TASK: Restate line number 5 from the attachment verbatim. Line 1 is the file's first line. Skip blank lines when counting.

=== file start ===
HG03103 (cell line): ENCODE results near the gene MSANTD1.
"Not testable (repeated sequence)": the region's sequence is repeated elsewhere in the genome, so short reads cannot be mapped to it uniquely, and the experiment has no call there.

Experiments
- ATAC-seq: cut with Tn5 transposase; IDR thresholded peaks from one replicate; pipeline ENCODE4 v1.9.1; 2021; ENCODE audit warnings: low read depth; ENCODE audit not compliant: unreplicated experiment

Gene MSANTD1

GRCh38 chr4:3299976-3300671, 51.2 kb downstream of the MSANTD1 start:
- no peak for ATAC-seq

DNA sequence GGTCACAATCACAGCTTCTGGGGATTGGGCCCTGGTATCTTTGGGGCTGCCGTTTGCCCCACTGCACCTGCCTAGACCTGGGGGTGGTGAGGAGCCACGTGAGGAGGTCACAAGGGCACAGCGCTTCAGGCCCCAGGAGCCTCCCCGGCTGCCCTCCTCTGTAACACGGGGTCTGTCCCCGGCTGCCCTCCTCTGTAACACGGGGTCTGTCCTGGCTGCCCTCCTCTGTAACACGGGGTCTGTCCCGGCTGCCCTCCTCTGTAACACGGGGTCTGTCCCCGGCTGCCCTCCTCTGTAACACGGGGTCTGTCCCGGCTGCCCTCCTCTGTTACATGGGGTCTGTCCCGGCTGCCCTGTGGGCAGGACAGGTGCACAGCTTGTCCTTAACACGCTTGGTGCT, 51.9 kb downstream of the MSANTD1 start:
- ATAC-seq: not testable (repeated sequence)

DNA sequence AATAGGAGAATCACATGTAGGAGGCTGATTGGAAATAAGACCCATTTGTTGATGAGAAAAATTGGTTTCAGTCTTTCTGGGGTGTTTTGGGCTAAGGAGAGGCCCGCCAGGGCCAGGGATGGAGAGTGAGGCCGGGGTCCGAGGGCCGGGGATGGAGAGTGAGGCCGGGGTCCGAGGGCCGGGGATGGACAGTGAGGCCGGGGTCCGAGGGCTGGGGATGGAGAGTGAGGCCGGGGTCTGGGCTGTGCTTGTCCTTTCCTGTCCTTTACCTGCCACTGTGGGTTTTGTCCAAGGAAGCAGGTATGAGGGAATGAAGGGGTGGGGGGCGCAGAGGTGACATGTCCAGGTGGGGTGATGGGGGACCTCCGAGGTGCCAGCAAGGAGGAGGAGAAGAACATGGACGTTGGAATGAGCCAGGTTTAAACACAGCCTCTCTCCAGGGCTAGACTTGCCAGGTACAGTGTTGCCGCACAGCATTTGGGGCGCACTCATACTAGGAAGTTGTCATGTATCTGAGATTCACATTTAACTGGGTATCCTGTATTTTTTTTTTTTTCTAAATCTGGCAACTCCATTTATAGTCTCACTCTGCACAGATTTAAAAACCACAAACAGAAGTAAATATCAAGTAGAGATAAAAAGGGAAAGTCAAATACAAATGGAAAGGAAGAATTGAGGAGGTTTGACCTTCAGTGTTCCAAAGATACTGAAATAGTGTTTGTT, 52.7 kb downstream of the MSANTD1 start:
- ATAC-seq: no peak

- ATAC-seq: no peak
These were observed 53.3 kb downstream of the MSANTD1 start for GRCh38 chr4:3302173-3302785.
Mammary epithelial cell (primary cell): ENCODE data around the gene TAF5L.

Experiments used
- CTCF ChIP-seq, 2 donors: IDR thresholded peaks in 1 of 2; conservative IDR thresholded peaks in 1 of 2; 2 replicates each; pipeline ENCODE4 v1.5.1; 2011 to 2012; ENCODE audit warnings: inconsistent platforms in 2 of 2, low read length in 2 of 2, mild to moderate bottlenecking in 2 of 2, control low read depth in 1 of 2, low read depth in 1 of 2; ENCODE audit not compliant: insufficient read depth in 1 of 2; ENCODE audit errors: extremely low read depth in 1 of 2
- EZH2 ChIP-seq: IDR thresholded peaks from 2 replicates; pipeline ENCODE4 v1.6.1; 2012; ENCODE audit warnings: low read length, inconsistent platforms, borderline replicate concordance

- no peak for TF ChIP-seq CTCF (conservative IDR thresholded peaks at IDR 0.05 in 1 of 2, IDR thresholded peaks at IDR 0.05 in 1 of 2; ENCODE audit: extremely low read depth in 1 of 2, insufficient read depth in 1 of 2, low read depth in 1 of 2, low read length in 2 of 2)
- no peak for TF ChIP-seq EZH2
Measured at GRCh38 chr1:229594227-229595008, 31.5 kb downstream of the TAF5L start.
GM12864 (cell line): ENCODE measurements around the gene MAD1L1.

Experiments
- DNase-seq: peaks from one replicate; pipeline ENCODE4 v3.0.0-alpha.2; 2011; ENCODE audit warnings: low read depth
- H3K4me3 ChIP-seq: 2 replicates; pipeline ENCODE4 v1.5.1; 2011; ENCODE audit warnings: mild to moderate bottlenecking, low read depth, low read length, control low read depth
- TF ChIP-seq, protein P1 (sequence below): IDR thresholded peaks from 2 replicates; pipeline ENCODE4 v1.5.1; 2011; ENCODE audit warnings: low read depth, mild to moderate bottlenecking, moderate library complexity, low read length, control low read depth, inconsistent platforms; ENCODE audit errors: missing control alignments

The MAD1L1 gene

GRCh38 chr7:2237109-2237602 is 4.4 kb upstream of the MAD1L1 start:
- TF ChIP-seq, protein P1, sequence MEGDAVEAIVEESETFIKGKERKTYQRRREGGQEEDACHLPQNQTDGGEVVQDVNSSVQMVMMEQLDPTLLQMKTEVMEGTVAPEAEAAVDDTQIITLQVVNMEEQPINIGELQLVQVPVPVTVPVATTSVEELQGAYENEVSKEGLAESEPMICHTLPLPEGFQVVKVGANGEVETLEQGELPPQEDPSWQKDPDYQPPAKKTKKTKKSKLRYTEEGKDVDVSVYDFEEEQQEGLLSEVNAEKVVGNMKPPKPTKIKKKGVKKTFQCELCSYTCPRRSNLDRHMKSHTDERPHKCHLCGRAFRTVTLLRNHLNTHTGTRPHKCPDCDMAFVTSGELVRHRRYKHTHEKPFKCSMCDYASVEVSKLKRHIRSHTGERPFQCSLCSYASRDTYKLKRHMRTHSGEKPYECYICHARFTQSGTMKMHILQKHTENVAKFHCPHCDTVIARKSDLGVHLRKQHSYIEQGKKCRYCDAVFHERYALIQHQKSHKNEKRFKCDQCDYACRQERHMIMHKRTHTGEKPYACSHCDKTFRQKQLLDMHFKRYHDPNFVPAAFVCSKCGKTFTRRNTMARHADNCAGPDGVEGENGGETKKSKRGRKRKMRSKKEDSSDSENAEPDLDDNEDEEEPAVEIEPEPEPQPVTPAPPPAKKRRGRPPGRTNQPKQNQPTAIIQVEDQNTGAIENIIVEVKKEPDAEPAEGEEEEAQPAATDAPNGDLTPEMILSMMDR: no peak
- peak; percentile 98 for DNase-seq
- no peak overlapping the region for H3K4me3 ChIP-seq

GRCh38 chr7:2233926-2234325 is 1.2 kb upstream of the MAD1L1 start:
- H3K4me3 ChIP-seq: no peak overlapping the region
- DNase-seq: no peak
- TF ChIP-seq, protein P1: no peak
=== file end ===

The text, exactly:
Gene MSANTD1